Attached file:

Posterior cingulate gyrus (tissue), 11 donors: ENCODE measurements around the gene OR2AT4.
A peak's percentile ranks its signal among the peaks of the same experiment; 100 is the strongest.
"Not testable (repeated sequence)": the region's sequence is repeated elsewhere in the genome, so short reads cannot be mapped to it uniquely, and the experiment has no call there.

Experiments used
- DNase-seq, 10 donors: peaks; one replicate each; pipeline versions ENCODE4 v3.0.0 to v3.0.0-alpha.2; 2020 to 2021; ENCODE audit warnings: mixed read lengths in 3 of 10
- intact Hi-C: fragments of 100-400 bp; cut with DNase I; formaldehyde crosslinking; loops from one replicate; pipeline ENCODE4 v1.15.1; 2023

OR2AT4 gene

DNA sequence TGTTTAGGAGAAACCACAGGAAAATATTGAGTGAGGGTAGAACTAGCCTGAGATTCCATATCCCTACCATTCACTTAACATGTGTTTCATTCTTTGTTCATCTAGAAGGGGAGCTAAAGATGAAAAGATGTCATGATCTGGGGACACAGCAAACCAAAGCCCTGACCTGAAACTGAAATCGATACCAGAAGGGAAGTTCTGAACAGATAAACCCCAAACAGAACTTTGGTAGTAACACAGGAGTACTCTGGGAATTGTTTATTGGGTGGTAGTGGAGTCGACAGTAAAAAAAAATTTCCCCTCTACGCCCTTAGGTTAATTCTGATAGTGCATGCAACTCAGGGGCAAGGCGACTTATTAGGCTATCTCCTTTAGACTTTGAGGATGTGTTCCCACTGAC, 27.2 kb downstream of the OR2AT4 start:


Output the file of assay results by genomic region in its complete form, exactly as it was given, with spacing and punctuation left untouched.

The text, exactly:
Posterior cingulate gyrus (tissue), 11 donors: ENCODE measurements around the gene OR2AT4.
A peak's percentile ranks its signal among the peaks of the same experiment; 100 is the strongest.
"Not testable (repeated sequence)": the region's sequence is repeated elsewhere in the genome, so short reads cannot be mapped to it uniquely, and the experiment has no call there.

Experiments used
- DNase-seq, 10 donors: peaks; one replicate each; pipeline versions ENCODE4 v3.0.0 to v3.0.0-alpha.2; 2020 to 2021; ENCODE audit warnings: mixed read lengths in 3 of 10
- intact Hi-C: fragments of 100-400 bp; cut with DNase I; formaldehyde crosslinking; loops from one replicate; pipeline ENCODE4 v1.15.1; 2023

OR2AT4 gene

DNA sequence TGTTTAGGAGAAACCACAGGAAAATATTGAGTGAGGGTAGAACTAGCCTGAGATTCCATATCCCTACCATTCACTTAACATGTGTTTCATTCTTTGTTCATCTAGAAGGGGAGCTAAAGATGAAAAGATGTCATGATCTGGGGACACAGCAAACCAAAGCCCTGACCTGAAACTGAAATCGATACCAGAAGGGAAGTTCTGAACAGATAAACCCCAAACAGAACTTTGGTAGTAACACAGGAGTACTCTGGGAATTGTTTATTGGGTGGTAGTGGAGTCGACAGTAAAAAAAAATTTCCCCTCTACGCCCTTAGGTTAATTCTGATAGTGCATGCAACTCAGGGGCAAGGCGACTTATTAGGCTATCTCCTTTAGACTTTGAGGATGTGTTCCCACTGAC, 27.2 kb downstream of the OR2AT4 start: